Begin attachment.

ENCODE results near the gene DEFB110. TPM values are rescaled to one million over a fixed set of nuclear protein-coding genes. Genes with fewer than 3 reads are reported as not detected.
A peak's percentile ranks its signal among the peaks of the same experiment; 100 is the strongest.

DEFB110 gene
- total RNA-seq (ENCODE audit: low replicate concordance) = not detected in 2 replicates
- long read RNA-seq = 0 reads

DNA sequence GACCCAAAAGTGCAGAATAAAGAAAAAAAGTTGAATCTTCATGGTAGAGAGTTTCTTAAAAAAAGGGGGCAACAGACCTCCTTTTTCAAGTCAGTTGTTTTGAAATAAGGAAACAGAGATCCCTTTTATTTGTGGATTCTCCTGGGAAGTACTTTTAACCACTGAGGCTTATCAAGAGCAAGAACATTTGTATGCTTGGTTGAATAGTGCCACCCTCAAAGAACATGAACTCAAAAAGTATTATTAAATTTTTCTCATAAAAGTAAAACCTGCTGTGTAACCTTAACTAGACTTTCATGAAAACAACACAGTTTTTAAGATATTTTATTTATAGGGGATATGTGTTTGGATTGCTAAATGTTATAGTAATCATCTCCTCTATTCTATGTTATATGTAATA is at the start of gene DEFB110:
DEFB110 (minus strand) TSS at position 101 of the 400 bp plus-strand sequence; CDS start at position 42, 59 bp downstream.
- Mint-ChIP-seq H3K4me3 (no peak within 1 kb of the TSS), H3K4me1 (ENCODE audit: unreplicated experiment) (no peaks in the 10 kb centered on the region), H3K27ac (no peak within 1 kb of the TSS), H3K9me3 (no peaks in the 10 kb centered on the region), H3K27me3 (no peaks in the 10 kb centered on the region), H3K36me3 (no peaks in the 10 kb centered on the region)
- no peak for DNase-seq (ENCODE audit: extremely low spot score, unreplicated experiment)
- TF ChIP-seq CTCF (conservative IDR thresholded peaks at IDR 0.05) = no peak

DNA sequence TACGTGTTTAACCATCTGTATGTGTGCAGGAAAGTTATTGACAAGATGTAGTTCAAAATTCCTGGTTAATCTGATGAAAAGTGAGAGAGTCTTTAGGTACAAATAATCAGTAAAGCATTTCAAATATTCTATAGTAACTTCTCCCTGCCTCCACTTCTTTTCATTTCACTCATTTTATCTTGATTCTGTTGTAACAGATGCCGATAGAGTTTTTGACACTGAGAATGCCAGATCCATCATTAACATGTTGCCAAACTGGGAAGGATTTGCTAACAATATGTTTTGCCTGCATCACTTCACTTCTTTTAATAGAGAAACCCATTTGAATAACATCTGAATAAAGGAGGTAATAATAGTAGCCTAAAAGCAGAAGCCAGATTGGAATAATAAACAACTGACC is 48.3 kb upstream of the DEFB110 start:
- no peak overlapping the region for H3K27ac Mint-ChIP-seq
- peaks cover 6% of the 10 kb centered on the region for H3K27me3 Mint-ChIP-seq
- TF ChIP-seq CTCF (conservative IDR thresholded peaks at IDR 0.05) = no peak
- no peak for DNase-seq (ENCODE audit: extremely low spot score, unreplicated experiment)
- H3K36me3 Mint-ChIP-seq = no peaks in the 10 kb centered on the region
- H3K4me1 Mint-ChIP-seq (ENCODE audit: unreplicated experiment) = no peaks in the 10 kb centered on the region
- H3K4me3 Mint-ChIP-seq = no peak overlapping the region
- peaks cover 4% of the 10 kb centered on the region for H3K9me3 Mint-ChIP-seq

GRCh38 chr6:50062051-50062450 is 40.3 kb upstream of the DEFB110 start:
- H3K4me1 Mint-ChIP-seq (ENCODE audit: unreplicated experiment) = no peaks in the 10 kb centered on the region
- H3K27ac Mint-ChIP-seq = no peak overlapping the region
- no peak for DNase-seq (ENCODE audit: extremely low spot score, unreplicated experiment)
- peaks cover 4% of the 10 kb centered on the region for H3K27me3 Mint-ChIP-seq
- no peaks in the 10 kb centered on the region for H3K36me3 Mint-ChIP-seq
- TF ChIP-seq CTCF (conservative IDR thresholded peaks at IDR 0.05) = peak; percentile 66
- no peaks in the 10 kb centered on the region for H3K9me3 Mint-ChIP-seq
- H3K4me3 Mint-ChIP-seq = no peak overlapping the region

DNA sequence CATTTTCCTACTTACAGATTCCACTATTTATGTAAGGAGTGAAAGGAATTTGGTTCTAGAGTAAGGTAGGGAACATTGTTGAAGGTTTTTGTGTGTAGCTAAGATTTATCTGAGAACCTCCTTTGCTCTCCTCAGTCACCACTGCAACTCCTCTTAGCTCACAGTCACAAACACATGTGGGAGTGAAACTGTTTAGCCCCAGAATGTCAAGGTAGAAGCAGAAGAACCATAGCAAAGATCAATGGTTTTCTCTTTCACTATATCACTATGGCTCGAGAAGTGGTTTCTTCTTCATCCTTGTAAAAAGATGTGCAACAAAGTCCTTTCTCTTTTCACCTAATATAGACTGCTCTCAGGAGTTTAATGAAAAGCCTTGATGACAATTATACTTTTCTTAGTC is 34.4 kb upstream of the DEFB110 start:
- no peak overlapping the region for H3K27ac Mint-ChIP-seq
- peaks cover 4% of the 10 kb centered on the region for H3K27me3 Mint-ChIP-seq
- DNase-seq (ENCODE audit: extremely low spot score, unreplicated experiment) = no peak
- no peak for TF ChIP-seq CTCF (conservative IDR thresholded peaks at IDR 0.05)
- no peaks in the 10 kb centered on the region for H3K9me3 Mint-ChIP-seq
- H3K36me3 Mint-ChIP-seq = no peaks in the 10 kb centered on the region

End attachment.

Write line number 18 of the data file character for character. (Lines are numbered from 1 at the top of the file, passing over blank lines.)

- H3K4me3 Mint-ChIP-seq = no peak overlapping the region